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Republican victories reshape Ohio redistricting

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December 10, 2010

COLUMBUS, Ohio: Republican gains in Ohio will prove critical in next year's redistricting process. During a lame duck session, Democrats in the Ohio house attempted to place a constitutional amendment on the ballot that would create a bi-partisan commission to head redistricting. However, with impending Republican gains, GOP supporters in the house have turned against the bill. Democrats argue that this opposition is a partisan attempt to capitalize on recent election victories.[1]

The bill was originally sponsored by Republican state senator Jon Husted. Republicans argue that Democrats only held off on the measure until it became clear they would lose their majority and their influence on the redistricting process. Robert Mecklenborg (R) stated "This could have been passed at any time if your side of the aisle so elected to do so... You elected to roll the dice."[1]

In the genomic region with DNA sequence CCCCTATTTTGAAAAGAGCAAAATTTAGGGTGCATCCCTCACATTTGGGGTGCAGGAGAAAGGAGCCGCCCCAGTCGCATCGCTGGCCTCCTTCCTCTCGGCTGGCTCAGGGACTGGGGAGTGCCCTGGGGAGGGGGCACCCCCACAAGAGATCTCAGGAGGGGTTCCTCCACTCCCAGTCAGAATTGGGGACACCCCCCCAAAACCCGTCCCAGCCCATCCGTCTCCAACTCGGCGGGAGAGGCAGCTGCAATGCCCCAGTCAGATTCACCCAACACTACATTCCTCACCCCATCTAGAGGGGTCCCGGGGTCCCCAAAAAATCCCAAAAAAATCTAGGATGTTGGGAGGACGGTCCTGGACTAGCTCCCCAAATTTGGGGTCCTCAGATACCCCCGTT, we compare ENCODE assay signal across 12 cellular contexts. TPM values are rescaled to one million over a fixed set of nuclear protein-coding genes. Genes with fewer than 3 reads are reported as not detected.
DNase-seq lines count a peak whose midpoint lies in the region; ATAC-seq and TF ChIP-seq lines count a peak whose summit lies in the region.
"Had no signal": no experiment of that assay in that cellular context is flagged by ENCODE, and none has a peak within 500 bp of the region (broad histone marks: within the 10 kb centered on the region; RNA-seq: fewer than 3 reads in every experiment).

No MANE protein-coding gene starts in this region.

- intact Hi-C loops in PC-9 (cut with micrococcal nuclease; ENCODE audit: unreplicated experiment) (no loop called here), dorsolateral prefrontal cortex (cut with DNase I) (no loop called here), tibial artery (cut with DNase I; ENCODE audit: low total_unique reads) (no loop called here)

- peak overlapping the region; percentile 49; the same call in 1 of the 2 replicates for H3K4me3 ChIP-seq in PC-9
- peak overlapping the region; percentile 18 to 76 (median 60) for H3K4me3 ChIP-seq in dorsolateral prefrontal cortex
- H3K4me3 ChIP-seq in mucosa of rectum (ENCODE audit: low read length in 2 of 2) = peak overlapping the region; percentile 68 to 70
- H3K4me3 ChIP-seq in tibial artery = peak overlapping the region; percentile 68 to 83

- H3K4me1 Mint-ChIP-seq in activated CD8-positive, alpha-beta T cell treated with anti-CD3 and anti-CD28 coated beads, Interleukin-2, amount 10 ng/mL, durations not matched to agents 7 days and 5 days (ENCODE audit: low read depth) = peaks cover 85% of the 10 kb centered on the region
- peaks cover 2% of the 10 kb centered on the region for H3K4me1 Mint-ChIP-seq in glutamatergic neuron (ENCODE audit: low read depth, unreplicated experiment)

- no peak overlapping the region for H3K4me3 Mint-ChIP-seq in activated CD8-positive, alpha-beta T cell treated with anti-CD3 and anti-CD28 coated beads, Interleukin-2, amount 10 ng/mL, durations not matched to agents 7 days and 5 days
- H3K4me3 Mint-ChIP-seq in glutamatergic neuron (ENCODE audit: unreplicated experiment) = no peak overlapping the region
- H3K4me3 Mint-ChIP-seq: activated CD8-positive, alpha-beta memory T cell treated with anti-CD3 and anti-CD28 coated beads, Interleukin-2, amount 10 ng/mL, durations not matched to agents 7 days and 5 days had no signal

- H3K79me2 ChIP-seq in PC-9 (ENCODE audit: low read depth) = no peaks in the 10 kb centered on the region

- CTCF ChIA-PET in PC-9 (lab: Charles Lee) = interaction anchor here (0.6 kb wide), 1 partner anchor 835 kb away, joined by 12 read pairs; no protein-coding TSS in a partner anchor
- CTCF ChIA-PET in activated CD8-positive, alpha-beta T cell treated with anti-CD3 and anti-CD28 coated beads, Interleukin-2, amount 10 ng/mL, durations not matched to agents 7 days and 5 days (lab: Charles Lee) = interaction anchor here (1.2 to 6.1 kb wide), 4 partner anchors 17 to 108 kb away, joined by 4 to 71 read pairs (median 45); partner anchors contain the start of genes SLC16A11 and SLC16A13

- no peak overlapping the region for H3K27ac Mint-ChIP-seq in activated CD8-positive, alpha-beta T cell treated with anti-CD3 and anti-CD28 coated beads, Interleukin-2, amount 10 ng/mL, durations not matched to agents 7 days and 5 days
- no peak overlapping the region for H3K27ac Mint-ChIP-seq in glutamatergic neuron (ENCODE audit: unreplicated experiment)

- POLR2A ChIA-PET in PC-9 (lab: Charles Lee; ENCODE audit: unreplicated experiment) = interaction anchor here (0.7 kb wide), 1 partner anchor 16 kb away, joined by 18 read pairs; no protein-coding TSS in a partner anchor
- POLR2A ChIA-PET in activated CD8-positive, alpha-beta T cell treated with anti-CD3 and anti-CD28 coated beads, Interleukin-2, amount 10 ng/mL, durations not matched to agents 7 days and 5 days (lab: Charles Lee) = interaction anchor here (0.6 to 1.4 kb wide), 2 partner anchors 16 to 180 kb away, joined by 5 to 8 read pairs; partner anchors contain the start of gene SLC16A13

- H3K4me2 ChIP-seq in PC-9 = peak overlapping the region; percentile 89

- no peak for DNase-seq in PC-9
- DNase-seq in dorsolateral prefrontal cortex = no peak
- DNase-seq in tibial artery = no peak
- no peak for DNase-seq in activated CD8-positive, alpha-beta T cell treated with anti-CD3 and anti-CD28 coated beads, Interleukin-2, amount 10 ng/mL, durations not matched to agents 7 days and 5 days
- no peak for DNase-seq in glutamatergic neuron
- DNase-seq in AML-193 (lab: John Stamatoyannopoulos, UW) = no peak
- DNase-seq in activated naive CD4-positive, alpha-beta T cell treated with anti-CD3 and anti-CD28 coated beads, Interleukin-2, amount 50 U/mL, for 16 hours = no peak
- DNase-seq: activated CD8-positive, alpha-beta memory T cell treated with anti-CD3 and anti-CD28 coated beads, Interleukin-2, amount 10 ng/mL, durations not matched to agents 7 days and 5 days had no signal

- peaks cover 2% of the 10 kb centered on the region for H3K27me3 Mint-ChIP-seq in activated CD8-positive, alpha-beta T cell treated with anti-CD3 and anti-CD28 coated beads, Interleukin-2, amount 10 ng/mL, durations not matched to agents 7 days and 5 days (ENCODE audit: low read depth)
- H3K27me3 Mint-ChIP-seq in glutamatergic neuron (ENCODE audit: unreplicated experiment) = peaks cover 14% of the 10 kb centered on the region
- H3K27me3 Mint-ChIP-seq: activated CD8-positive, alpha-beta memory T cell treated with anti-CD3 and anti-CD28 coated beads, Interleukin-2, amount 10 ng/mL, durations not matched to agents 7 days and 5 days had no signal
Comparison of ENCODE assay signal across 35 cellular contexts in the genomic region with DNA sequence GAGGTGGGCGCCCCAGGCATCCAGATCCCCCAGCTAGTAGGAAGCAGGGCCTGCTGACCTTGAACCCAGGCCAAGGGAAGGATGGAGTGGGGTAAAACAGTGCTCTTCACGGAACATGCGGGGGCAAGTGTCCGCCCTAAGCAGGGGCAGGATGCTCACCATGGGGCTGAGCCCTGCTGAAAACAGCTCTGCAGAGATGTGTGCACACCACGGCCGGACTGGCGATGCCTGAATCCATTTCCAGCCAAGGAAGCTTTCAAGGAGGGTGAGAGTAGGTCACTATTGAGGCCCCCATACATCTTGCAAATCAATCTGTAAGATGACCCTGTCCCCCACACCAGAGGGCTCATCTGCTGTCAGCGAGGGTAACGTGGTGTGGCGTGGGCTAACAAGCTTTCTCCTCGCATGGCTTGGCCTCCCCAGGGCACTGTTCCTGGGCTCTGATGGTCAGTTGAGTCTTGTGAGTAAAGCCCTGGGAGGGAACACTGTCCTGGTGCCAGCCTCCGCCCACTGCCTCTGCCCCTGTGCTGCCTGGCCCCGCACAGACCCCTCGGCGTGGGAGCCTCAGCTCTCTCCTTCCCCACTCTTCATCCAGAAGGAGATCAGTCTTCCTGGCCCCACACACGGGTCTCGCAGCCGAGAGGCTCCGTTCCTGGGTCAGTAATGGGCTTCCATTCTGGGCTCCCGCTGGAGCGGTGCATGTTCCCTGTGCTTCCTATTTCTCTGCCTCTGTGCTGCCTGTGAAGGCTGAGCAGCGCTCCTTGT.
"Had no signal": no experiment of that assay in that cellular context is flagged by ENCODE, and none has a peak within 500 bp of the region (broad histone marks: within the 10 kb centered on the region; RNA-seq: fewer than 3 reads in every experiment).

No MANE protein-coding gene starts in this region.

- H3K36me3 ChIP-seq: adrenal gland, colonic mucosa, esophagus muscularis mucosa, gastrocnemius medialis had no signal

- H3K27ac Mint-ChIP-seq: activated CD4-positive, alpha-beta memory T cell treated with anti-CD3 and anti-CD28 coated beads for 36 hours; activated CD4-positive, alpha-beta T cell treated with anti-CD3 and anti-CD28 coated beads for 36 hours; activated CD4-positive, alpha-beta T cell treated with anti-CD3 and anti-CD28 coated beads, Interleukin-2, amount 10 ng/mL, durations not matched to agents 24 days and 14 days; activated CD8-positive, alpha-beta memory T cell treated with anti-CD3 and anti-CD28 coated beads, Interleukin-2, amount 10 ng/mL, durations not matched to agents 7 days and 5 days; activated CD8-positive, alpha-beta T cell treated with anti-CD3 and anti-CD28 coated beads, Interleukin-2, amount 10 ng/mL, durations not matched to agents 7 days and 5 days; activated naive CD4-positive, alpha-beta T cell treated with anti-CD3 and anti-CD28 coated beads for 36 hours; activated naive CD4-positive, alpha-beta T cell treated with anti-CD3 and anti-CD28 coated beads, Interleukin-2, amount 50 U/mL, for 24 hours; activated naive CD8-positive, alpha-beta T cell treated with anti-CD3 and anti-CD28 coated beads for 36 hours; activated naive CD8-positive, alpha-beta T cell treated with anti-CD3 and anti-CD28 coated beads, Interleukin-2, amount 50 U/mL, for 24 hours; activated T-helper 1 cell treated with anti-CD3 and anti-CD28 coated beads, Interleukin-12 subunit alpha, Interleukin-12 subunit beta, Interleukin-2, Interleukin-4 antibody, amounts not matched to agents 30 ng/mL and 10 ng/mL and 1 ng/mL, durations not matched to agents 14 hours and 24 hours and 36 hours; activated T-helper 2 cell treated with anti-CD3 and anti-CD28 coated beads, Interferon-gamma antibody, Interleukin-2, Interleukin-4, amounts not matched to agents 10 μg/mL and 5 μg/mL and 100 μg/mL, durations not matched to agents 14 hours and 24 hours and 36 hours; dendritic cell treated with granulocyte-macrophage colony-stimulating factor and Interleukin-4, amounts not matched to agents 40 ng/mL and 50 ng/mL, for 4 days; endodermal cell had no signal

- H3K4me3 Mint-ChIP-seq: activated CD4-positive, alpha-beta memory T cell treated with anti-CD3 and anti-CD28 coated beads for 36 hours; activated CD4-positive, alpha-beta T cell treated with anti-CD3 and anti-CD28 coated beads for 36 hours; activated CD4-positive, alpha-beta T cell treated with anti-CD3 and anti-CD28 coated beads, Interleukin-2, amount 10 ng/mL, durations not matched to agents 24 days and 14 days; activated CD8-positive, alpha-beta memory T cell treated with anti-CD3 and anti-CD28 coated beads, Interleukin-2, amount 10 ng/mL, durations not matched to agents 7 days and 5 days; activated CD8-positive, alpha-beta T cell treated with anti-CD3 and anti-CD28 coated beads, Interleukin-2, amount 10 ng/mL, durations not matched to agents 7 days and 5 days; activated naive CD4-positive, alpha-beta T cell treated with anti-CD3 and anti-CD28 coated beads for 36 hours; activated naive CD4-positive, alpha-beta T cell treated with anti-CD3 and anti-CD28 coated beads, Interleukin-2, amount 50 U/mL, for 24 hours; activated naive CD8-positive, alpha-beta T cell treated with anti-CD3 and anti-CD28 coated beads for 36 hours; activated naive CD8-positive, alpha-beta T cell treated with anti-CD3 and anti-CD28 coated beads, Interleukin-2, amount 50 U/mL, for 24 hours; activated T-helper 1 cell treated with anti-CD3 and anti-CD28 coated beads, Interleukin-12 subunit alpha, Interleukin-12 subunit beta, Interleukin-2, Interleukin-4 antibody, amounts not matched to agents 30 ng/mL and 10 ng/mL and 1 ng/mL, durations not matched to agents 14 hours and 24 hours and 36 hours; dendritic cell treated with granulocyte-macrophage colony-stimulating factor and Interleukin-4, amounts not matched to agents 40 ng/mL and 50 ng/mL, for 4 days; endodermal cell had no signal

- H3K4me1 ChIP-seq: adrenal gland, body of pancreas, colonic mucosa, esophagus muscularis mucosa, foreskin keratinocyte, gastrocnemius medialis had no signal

Regardless of the partisan situation, the amendment is unlikely to pass and appear on the general election ballot. Ohio will likely lose two congressional seats following the 2010 census.[1]

Nationwide, Republicans have gained 20 legislative chambers, giving them majorities in 53 (60.2%) of the nations 88 state chambers. These victories will have a significant impact on redistricting and elections in the next 10 years.


Ohio State Senate, Partisan Breakdown

Ohio State Senate
Party As of November 1, 2010 After the 2010 Election
     Democratic Party 12 10
     Republican Party 21 23
Total 33 33

Ohios State House, Partisan Breakdown

Ohio House of Representatives
Party As of November 1, 2010 After the 2010 Election
     Democratic Party 53 40
     Republican Party 46 59
Total 99 99


See also

References